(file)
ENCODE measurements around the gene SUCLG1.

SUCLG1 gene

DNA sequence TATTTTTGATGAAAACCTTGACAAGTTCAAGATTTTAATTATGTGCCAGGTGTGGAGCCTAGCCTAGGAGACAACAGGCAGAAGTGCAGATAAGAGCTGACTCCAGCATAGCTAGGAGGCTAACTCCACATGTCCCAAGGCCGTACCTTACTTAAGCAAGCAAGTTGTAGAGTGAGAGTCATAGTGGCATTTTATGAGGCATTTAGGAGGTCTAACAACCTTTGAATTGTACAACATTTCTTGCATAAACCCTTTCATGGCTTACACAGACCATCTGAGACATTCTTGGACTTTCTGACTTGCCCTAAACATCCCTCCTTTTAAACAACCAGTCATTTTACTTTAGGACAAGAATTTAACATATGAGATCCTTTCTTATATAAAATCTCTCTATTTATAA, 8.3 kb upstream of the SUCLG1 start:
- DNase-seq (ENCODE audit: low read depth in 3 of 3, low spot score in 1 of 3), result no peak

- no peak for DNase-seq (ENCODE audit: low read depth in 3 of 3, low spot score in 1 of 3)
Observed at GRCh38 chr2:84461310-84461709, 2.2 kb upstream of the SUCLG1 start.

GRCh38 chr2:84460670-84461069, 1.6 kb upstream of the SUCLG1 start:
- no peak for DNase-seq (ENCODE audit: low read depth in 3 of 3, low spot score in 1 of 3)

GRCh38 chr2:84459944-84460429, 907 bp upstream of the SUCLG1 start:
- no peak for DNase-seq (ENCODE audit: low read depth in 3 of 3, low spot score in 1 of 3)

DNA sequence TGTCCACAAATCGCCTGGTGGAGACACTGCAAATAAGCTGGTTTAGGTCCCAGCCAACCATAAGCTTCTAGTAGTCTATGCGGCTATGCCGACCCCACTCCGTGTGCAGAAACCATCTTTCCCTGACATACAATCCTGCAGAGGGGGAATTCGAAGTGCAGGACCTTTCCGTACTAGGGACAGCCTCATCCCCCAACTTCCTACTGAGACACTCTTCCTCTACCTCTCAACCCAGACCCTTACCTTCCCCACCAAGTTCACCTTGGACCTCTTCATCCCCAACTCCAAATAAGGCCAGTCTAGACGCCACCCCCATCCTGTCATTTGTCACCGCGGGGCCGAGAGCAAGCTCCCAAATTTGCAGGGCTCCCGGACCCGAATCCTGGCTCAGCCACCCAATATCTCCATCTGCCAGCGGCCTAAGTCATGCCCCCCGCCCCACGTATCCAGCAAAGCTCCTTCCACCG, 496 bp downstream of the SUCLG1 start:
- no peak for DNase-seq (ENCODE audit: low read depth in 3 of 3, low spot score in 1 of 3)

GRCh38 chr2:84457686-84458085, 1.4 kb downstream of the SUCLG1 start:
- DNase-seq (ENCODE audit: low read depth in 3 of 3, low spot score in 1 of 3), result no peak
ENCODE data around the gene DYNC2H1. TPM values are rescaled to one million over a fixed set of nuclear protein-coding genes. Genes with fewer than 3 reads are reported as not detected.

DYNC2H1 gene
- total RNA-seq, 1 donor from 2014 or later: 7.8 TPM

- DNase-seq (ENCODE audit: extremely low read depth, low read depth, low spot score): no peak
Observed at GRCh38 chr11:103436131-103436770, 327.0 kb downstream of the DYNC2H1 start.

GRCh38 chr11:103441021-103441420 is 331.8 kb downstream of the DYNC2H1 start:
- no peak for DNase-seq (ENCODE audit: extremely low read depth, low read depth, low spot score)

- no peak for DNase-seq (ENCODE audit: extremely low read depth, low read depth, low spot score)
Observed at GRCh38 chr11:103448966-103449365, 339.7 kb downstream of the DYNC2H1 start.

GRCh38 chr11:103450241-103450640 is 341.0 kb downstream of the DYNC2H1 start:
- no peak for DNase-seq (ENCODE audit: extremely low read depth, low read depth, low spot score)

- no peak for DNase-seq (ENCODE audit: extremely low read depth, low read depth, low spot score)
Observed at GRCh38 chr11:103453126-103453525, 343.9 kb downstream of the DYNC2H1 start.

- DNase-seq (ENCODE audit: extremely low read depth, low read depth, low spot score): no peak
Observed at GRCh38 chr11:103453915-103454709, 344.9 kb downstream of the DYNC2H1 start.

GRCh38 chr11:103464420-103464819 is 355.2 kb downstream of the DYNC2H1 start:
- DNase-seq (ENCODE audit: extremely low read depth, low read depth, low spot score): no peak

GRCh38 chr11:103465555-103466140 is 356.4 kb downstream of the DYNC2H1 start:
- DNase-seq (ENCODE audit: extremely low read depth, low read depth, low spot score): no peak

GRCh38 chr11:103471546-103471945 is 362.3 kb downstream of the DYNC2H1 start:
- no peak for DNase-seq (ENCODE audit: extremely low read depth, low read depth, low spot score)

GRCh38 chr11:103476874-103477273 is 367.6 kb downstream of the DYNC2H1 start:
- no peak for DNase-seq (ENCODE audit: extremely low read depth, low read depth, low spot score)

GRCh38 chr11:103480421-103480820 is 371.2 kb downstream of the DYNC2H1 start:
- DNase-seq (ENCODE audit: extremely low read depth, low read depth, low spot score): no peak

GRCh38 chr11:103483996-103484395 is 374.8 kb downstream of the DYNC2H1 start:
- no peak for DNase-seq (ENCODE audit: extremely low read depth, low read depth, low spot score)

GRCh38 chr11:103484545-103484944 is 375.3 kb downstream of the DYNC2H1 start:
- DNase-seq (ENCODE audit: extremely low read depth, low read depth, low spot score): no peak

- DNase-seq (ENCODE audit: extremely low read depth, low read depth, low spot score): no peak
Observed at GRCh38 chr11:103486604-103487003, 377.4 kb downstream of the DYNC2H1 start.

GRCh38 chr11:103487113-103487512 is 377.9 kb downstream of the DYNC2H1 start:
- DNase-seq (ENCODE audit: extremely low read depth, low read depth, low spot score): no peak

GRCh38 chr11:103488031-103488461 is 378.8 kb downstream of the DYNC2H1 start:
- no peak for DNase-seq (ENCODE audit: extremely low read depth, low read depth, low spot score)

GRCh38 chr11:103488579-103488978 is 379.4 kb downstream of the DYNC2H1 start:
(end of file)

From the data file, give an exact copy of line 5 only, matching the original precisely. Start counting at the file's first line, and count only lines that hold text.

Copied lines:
- no peak for DNase-seq (ENCODE audit: low read depth in 3 of 3, low spot score in 1 of 3)